We have our fair share of wildlife legends here in the West. Bigfoot has been spotted all over the Pacific Northwest and Tahoe Tessie is seen from time to time patrolling the waters up at Lake Tahoe.
So when locals in Winnemucca began reporting sightings of a solid black mule deer, some people may have started to get their nicknames ready for the next big legend of Nevada.
Mike Cox, big game biologist at the Nevada Department of Wildlife, has his own name for the phantom deer he calls it a genetic alteration.
It’s not quite as catchy as Tahoe Tessie, but it does explain things.
“It looks like it fell into an oil spill, but obviously we don’t have those in the middle of Nevada,” jokes Cox.
“There are genes that map out the characteristics of an animal in its embryonic stage. Sometimes it’s a funky hoof, or a tweaked antler, or in this case the hairs of this mule deer are a different color than the normal mule. Sometimes there are recessive traits that are hidden in those genes that never see the light of day except for maybe one in a million, or one in two million.”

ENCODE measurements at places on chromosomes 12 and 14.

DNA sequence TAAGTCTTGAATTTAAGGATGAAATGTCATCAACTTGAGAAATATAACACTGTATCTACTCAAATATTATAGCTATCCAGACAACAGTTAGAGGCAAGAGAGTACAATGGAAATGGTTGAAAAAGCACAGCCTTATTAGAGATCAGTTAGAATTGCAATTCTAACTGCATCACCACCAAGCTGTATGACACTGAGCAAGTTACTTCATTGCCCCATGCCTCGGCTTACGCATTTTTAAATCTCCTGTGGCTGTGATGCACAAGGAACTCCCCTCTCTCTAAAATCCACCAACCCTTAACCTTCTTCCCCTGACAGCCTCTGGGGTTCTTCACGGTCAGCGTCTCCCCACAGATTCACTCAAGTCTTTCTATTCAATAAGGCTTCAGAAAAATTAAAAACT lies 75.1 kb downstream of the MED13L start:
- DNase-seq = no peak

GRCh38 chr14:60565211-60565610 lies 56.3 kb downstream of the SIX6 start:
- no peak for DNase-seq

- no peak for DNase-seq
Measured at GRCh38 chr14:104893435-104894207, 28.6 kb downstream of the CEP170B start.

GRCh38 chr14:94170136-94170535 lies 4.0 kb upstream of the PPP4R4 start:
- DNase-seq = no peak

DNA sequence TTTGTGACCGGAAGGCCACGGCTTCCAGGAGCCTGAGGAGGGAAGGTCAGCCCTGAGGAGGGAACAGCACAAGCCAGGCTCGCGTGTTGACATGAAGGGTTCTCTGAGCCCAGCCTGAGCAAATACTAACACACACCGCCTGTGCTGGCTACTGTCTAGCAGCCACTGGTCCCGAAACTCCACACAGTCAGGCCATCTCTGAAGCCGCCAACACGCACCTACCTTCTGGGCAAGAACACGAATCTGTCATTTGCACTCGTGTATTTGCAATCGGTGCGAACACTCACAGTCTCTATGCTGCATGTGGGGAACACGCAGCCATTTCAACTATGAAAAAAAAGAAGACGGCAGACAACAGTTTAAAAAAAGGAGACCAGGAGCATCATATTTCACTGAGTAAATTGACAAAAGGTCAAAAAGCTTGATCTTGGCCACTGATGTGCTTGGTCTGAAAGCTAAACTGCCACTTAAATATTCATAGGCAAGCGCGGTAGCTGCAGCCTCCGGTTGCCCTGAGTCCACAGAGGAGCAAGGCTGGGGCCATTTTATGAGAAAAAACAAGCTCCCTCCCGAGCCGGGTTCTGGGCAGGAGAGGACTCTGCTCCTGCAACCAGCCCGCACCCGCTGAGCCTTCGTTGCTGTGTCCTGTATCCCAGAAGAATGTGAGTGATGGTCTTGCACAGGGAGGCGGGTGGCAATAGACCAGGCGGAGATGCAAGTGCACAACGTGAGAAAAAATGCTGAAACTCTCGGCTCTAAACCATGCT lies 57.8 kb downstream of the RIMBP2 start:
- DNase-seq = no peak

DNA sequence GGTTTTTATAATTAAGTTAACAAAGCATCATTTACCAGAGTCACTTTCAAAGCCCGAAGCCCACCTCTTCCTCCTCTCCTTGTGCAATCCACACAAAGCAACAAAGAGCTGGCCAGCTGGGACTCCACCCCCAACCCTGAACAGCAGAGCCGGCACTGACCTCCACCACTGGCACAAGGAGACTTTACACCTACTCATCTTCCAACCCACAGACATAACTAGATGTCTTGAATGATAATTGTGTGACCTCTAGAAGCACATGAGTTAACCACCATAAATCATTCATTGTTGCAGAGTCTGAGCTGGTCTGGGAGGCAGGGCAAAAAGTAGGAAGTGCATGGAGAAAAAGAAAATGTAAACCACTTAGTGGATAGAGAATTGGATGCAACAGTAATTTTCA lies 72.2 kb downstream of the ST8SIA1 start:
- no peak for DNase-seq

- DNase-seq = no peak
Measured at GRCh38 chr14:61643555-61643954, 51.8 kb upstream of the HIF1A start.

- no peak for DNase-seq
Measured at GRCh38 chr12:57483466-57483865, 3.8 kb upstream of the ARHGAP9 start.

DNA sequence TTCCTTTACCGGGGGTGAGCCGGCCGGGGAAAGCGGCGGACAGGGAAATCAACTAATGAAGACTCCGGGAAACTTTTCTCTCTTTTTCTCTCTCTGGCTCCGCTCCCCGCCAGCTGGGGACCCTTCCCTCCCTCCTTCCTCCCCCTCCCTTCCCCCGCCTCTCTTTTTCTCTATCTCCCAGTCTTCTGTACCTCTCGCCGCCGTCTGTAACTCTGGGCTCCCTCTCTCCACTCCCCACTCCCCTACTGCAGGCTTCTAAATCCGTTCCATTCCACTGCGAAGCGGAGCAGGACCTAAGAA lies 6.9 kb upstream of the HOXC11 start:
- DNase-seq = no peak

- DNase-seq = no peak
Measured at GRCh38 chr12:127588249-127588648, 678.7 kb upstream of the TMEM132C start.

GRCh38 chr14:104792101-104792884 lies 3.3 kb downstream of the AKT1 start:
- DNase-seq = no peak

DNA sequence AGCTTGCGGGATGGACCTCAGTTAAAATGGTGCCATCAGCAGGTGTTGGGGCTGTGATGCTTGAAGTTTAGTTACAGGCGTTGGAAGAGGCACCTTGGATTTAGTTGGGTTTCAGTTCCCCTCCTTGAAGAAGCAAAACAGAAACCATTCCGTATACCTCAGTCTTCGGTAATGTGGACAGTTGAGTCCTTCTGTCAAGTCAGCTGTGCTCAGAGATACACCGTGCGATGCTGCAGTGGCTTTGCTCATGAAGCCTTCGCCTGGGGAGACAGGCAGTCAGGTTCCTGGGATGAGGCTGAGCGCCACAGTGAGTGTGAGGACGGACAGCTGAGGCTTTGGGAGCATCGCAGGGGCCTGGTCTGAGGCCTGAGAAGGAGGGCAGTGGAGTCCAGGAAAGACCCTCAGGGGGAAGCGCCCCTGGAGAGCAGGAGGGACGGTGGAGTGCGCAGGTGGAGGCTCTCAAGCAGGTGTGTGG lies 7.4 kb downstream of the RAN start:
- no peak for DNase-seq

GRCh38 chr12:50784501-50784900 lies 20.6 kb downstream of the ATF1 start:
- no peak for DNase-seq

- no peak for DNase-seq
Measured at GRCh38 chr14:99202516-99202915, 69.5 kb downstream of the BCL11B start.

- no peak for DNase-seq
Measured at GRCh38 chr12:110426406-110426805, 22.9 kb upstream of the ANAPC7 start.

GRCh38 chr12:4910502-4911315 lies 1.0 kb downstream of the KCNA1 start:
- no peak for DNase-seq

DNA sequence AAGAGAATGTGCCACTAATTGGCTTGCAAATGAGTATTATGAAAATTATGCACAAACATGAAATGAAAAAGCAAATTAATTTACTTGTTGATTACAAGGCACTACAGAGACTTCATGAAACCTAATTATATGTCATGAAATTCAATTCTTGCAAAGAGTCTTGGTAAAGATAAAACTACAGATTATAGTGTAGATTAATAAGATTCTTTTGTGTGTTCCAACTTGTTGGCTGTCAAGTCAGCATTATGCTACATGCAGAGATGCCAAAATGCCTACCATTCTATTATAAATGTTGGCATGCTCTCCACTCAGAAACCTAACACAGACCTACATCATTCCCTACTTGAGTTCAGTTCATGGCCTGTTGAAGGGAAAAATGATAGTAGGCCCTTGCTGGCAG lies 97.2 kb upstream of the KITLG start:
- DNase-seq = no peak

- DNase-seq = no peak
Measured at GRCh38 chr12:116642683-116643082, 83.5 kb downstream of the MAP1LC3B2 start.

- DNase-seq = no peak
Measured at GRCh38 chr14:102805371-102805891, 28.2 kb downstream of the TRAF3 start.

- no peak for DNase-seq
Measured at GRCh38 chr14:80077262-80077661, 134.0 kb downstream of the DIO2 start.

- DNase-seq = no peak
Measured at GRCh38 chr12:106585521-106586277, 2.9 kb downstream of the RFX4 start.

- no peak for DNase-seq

NDOW biologist Ed Partee states that black mule deer have been spotted before in Nevada.
“We have seen these black deer in the past in Humboldt County, mainly in the Jacksons, but we haven’t seen it for quite some time,” said Partee.
Cox reports that there appears to be nothing else out of the ordinary with the black mule deer doe other than its striking color.
“It’s definitely unusual. We may never see it again for a generation, or 50 years, or we may see it next year,” said Cox. “It’s almost like slot machines. You have to pull that slot machine a long, long time until you get the right combination, and that’s what happened with this melanistic mutation.”